In today's Mailbox we reveal the name of the mystery person from our February competition and announce the names of the four lucky winners. There is also a brand new question for the month of March for you. Listeners quoted: Helmut Matt, Henry L. Umadhay, Sandhya Yadav, Henrik Klemetz, Doug Sebranek, Harold Yeglin, David Eldridge, Christine Takaguchi-Coates.
In Business News this week: the number of Czechs with a private pension plan rises by almost ten percent to 3.6 million; the second phase of the Czech Republic's truck tolling system will mostly use satellite technology; Industry and Trade Minister Martin Riman wants to extend the mining limits for brown coal in two mines in north Bohemia; the Czech food production industry sees record sales last year, but is nevertheless in difficulties; and the number of Czechs buying a second home for recreational purposes is on the rise.
If you have been to a Czech wedding any time in the last few decades, you are probably familiar with the classic format: the same bleak communist-era town hall with an uninterested official repeating the same old clichés, the same Wedding March, and even the exact same menu in a local restaurant afterwards. But just as so many other things have changed in Czech society in recent years, Czechs weddings, too, are becoming a whole different affair.
Any foreigner who has lived in the Czech Republic can tell you stories of how difficult it is to truly assimilate with the local population. No matter how well you learn the language or how many dumplings you can eat or beers you can drink, you will never be what Czechs call "nasinec" or "one of us."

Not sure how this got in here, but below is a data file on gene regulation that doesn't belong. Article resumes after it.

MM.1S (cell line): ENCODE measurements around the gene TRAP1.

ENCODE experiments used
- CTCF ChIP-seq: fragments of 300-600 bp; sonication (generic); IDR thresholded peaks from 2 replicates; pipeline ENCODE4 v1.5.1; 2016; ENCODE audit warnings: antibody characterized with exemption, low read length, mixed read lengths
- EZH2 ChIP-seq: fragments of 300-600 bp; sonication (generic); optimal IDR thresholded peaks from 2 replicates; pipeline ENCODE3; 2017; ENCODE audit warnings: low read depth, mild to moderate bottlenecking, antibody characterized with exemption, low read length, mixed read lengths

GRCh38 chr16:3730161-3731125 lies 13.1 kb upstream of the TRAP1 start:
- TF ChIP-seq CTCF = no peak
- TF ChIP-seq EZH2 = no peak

Around a month ago I was sitting in a café on Manesova Street, near the centre of Prague, when in walked a small blonde woman of about 40 and sat down at the table beside me. One doesn't like to stare of course, but she appeared to have two black eyes covered with slender strips of plaster. Minutes later another woman, a brunette, walked in wearing big, dark sunglasses and with a bandage on her nose. They both spoke with broad Geordie accents and I couldn't help but wonder about them. Were they friends united in misery who had escaped violent partners
According to the European Union's Statistical Office Eurostat Czechs are at the top end of the European divorce ladder - second only to Belgians and Estonians. At the same time a change of lifestyle after 1989 has resulted in fewer young people tying the knot. So - with the number of divorces on the rise and the number of marriages on the decline - does the institution of marriage have a future in this country?
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